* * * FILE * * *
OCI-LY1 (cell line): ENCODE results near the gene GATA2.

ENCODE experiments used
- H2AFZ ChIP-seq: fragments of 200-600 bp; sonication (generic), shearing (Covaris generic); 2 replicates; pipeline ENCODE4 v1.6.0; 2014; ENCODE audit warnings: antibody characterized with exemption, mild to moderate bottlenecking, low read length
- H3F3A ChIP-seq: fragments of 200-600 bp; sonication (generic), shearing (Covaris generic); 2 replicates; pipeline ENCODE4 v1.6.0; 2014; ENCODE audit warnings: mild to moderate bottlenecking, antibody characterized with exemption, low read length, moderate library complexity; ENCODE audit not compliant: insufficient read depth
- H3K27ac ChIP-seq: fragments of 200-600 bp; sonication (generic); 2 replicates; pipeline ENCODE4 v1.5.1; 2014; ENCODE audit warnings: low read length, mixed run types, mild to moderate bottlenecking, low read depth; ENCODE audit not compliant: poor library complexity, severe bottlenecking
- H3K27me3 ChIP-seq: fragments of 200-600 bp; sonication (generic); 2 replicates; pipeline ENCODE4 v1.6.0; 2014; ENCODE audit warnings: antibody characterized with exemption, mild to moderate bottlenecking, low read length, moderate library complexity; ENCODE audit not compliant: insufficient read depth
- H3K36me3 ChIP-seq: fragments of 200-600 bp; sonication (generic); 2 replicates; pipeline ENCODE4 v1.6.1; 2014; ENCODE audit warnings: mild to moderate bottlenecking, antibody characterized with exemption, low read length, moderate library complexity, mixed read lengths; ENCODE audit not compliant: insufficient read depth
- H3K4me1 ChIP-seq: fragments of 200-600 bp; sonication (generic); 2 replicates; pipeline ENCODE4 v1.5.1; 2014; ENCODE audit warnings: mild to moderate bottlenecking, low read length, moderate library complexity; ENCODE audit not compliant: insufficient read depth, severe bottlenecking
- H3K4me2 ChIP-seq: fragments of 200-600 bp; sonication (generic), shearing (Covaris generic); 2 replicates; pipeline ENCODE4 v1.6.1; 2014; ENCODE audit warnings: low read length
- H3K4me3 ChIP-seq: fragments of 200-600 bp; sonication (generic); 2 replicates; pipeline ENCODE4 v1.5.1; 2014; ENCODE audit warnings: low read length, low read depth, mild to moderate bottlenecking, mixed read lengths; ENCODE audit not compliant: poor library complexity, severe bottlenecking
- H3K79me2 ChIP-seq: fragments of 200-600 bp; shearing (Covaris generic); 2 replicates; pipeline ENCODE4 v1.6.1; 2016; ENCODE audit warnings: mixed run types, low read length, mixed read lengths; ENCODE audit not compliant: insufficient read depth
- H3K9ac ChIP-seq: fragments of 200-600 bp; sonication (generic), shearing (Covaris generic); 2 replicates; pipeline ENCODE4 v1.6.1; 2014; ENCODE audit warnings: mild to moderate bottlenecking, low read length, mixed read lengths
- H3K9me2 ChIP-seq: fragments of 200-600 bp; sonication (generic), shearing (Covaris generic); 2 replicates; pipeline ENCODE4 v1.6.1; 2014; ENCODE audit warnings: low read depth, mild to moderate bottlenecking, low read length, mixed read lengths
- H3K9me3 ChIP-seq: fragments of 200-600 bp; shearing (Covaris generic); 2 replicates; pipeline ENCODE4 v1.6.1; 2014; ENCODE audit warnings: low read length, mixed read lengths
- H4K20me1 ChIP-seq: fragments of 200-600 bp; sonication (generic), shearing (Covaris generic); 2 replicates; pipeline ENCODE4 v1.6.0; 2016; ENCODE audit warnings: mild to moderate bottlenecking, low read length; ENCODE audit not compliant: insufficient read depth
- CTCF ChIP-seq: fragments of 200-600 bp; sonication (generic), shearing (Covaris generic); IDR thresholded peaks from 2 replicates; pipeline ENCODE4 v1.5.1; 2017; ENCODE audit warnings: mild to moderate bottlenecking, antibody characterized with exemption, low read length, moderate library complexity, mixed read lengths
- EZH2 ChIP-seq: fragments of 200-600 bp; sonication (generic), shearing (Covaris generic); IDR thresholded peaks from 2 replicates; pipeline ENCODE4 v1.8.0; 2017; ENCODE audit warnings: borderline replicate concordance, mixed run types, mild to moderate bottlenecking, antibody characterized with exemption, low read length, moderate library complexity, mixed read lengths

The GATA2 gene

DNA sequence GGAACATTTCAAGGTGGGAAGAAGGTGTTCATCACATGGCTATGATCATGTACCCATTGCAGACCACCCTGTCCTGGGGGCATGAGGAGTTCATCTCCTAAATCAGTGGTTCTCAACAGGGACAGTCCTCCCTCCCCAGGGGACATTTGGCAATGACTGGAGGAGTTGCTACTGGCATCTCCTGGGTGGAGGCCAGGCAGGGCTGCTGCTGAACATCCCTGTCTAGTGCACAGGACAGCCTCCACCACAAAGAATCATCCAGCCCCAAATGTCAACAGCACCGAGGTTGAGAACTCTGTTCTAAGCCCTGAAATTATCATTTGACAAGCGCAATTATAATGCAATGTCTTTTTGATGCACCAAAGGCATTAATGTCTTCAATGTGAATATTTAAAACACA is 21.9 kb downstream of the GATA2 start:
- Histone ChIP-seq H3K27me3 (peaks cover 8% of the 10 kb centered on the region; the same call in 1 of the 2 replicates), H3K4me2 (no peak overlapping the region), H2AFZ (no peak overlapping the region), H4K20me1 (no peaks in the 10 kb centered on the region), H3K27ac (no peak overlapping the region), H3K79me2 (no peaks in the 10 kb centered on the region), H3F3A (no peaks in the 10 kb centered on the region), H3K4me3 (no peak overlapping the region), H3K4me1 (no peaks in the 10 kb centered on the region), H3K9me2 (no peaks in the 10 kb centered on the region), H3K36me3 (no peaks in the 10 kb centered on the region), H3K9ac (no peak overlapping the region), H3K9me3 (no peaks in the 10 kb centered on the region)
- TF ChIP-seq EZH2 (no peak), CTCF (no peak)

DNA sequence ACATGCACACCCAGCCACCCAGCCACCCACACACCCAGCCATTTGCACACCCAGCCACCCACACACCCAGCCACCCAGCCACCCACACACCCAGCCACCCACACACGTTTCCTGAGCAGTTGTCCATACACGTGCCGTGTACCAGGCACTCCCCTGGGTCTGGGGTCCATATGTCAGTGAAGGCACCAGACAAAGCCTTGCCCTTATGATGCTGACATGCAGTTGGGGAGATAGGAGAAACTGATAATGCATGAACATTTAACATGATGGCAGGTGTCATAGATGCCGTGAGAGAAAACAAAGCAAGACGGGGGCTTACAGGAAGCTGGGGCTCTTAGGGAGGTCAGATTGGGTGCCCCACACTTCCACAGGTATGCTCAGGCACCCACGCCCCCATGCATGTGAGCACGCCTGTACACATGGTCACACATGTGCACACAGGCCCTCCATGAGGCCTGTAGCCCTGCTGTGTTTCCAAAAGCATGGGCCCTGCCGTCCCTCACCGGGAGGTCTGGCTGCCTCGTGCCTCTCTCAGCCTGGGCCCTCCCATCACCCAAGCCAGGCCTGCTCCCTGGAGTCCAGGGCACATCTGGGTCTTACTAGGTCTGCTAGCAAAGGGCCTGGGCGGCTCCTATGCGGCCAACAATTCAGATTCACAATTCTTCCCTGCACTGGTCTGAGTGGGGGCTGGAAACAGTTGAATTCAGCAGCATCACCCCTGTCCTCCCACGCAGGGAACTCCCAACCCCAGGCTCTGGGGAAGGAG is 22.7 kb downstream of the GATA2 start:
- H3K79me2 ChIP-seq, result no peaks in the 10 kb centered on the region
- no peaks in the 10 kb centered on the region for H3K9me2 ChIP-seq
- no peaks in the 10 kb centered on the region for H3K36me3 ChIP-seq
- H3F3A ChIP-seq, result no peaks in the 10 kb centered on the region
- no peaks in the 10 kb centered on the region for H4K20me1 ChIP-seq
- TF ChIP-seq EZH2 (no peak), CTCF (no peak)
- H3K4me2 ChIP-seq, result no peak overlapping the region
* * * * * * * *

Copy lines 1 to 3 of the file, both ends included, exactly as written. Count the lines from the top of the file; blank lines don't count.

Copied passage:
OCI-LY1 (cell line): ENCODE results near the gene GATA2.

ENCODE experiments used
- H2AFZ ChIP-seq: fragments of 200-600 bp; sonication (generic), shearing (Covaris generic); 2 replicates; pipeline ENCODE4 v1.6.0; 2014; ENCODE audit warnings: antibody characterized with exemption, mild to moderate bottlenecking, low read length